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The Quest for Uncontested Power: How Presidents’ Personality Traits Leads to Constitutional Change in the Western Hemisphere

Arana-Araya , Ignacio (2016) The Quest for Uncontested Power: How Presidents’ Personality Traits Leads to Constitutional Change in the Western Hemisphere. Doctoral Dissertation, University of Pittsburgh. (Unpublished)

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Abstract

Does it matter who the president is? If so, how does it matter? Most political science research that analyzes the presidency treats the individual differences of presidents as “residual variance.” I challenge this approach arguing that presidents’ decisions are shaped by their individual differences. I test the argument examining which presidents attempt to make constitutional changes to increase their powers or relax their term limits. Considering presidents who were governing by 1945, thirty eight leaders of the Western Hemisphere have made such attempts forty eight times. I hypothesize that presidents who are risk prone and have an assertive personality are more likely to try to change their country's legal charter. I answer the research question using a novel dataset of personality traits and background characteristics for 315 presidents who governed between 1945 and 2012. The dataset integrates information from a survey distributed to 911 experts from 26 nationalities, the coding of 13 individual characteristics of the leaders and semi-structured interviews conducted with 21 former presidents. The empirical analyses support the two hypotheses in the cases of presidents that try to change their powers, while the leaders’ assertiveness also proves to be a relevant cause of their attempts to relax their term limits. Interestingly, the individual differences of presidents have a stronger explanatory power than complementary explanations of constitutional reforms (i.e., institutional and contextual variables).
This study makes important contributions. First, it advances the frontier of studies on the presidency by revealing how the uniqueness of presidents explain political outcomes. Second, it helps to integrate the current divide between quantitative and qualitative studies on the presidency. Third, its interdisciplinary approach provides a deeper understanding of institutional change. Current explanations of this foundational question in the social sciences remain incomplete because they have neglected the role of powerful individuals. Finally, this study proposes to make significant progress in understanding the relation between represented and their elected representatives, by helping to show how the citizens can use the individual differences of political candidates to anticipate how presidents will perform in office.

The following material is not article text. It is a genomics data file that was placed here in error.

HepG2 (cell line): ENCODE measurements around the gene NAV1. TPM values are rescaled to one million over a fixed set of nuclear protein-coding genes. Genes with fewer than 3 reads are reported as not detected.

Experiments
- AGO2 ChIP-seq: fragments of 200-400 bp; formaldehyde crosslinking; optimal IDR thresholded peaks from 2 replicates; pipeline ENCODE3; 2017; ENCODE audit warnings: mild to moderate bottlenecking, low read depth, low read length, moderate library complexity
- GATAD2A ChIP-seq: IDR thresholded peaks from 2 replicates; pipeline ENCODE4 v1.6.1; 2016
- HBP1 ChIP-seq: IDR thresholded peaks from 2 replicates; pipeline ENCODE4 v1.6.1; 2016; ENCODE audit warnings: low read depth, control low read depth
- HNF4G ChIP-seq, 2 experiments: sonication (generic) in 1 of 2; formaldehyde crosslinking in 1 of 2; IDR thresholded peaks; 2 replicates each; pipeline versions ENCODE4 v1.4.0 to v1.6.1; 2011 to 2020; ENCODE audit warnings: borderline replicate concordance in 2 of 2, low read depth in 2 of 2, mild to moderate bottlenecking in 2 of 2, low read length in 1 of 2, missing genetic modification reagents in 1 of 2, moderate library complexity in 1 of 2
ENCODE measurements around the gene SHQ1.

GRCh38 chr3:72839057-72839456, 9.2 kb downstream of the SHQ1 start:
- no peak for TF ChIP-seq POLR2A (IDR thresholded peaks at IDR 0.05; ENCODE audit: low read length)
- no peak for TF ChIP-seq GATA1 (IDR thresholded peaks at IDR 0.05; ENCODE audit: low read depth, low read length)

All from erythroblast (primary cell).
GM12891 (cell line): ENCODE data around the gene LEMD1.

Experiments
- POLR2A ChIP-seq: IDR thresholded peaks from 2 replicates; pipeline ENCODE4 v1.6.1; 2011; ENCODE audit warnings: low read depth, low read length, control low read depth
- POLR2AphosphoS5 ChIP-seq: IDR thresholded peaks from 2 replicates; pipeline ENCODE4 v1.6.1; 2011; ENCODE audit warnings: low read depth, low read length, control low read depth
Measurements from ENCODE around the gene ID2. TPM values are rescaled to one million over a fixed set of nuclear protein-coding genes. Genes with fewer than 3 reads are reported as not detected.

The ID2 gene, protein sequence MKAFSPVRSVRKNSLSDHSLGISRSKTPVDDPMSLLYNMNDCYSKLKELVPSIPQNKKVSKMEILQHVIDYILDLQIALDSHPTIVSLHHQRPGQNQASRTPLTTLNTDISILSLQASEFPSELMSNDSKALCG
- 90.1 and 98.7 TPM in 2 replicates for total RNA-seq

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Details

Item Type: University of Pittsburgh ETD
Status: Unpublished
Creators/Authors:
CreatorsEmailPitt UsernameORCID
Arana-Araya , Ignacioiga3@pitt.eduIGA3
ETD Committee:
TitleMemberEmail AddressPitt UsernameORCID
Committee ChairPérez-Liñán, Aníbal asp27@pitt.eduASP27
Committee MemberMorgenstern, Scottsmorgens@pitt.eduSMORGENS
Committee MemberCarey, JohnJohn.M.Carey@dartmouth.edu
Committee MemberBorzutzky, Silvia sb6n@andrew.cmu.edu
Committee MemberMorrison, Kevinkevin.m.morrison@gmail.com
Date: 15 January 2016
Date Type: Publication
Defense Date: 10 September 2015
Approval Date: 15 January 2016
Submission Date: 27 November 2015
Access Restriction: 5 year -- Restrict access to University of Pittsburgh for a period of 5 years.
Number of Pages: 257
Institution: University of Pittsburgh
Schools and Programs: Dietrich School of Arts and Sciences > Political Science
Degree: PhD - Doctor of Philosophy
Thesis Type: Doctoral Dissertation
Refereed: Yes
Uncontrolled Keywords: Presidents, personality traits, constitutional change, Western Hemisphere
Date Deposited: 15 Jan 2016 20:27
Last Modified: 15 Nov 2016 14:31
URI: http://d-scholarship.pitt.edu/id/eprint/26488

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